Tag Archives: character profiles

#SATurday: Interview with Bogart, the author kitten

18 Apr

#SATurday: Interview with Bogart, the author kitten

First and foremost, I would like to thank The Acid Oasis for asking me to interview Bogart. I immediately knew that I HAD to do it, and today is the day I share the results. But – first – a little background on this fuzzy little (okay, he’s a bit chunky) feline.

A little over four years ago, a terribly horrible person ditched Bogart and three other black cats. In a closed box. On the side of a highway. He was two months old. Thankfully, a person who was the opposite of the first person (meaning, this next person is an amazing and wonderful human being) pulled over on that highway and saved the kittens by taking them to Wayside Waifs. Two months later, Bogart became my family, and here we are today – catlady and cat – writing stories together every day.

bogartcharacterprofile

Bogart: A lovely introduction. Thank you, Shannon.

Shannon: Well, you did help me write it. How are you doing today?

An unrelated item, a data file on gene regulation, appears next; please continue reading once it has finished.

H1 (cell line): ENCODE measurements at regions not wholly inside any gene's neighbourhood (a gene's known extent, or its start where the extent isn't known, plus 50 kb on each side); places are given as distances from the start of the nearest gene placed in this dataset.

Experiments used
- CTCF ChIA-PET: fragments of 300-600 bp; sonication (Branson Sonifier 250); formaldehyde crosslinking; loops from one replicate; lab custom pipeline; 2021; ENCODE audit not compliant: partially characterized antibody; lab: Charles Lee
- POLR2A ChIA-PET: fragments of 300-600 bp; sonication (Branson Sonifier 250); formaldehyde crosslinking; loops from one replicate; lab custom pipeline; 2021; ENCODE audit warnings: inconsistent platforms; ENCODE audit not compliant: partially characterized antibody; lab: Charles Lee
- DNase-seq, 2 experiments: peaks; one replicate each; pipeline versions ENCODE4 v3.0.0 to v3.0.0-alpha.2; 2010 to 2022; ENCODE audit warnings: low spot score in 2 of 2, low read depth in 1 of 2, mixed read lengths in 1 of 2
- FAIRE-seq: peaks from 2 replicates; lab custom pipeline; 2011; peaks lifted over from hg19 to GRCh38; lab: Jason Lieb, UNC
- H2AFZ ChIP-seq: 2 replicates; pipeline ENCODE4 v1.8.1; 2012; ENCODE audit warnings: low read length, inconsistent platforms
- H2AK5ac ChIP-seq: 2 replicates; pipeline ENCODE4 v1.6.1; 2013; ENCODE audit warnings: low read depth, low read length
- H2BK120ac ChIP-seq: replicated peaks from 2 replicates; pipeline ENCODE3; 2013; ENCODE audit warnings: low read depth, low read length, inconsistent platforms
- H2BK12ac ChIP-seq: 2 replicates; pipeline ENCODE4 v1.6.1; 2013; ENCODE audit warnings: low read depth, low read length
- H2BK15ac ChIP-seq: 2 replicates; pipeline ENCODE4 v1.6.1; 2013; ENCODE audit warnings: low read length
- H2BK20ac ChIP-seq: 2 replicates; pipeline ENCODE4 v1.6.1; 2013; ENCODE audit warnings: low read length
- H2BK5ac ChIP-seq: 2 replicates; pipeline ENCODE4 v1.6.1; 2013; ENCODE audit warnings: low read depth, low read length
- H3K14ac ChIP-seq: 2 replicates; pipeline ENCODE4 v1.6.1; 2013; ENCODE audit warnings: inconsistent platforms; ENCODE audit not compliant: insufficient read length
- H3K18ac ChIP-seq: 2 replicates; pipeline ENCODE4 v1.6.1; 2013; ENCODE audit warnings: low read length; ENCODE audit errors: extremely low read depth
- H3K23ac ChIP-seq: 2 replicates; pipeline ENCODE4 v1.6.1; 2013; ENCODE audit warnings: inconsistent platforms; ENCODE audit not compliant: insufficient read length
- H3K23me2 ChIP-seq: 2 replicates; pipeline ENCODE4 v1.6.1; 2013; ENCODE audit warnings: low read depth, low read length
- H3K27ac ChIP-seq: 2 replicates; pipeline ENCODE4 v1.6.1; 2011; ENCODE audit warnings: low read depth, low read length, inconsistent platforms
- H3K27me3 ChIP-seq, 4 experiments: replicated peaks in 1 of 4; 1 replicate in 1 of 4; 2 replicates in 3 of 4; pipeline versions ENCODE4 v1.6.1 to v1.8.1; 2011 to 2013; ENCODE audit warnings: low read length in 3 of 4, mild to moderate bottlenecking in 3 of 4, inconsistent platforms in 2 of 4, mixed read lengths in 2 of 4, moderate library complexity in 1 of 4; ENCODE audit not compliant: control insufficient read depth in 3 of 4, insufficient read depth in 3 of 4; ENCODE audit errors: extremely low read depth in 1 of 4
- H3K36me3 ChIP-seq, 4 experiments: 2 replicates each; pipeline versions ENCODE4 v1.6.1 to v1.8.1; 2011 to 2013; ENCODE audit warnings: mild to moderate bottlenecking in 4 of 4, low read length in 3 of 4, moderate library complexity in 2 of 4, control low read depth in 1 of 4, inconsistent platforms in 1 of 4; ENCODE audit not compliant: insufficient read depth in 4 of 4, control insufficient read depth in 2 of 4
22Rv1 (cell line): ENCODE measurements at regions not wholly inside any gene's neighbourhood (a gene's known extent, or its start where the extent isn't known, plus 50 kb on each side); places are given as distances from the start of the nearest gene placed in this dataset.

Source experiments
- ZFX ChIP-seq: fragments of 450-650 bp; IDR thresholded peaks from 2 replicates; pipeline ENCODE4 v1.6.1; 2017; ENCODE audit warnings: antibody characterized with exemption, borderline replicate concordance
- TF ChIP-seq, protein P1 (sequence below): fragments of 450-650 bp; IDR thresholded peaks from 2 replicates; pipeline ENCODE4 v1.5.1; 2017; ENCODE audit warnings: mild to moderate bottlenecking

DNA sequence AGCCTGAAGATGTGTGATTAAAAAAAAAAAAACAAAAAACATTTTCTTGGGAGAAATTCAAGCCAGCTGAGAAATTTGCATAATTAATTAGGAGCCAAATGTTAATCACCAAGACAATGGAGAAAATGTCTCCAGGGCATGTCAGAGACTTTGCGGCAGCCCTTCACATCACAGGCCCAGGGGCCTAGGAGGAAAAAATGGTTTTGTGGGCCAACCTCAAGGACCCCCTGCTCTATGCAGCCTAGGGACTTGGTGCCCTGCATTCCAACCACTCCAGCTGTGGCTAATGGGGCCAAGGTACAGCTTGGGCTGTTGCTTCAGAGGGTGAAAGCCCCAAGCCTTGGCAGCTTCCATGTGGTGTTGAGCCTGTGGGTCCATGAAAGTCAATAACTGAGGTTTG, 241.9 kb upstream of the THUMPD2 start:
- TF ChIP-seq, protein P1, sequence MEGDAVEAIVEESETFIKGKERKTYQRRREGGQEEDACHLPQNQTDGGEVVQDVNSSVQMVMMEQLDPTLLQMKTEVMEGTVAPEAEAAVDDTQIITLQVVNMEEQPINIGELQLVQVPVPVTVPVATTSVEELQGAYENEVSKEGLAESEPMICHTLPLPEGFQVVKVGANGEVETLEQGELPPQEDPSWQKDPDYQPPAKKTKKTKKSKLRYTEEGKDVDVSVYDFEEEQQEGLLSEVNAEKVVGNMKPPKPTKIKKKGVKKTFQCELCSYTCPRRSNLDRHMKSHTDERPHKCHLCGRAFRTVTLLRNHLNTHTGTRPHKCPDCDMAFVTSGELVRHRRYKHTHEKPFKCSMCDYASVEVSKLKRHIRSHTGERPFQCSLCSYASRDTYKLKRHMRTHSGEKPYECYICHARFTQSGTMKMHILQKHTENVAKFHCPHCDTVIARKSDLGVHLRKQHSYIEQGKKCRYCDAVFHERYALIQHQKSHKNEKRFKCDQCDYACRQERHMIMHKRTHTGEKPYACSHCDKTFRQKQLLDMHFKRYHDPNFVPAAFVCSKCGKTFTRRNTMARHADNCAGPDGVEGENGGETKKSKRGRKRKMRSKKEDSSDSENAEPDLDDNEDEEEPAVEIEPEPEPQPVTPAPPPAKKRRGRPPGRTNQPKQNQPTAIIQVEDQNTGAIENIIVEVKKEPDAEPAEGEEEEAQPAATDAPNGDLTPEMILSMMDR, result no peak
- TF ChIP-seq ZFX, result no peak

Bogart: Hungry. As usual.

Shannon: We just ate.

Bogart: I get a treat for this, right?

Shannon: (pause) Sure.

Bogart: (finally sits) Great. Let’s get this started.

Shannon: What is it like to be an author cat?

Bogart: It’s tough work! I sit in Shannon’s lap most of the day, and when I’m not in her lap, I’m next to her. Even when she doesn’t know it, I’m watching – making sure she doesn’t make a mistake, critiquing every word she types, and let me tell you, there are A LOT of words, and I keep Shannon in check.

Shannon: Why are you referring to me as Shannon when I’m right here?

Bogart: It’s for dramatic effect. (pause) And this is exactly what I mean. Without me, you wouldn’t even understand the meaning of drama. And who can have literature without drama?

Shannon: (blinks) Fair enough.

Bogart: So, as I was saying (yawn mixed with a meow), this is tough work. When Shannon makes a mistake, I jump onto her laptop. She doesn’t like it very much. I get thrown off a lot, you know? But the best partners have to have disagreements sometimes. Still, I think she knows I’m right because she ends up staring at her computer for a long while after. Sometimes, she even shuts it down altogether.

Shannon: So, what happens then? When you’re off the laptop?

Bogart: The inspiration, of course! Recently, for instance, I acquired two new friends, Boo Boo and Kiki. I’m sure you’ve seen us on Instagram. (leans in close, rubs face on recorder) We’re famous. (leans out) But Boo Boo and Kiki have been a great help. We set everything up, and the second Shannon comes into the room, we begin our masterpiece. There’s fighting and yelling and cuddling and sharing. An entire collection of emotions just for one plot, let me tell you.

Shannon: And how do I – er, I mean – how does Shannon react to these pieces?